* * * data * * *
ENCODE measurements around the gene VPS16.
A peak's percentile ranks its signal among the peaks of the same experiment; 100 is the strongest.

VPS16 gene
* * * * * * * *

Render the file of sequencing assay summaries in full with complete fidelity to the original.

ENCODE measurements around the gene VPS16.
A peak's percentile ranks its signal among the peaks of the same experiment; 100 is the strongest.

VPS16 gene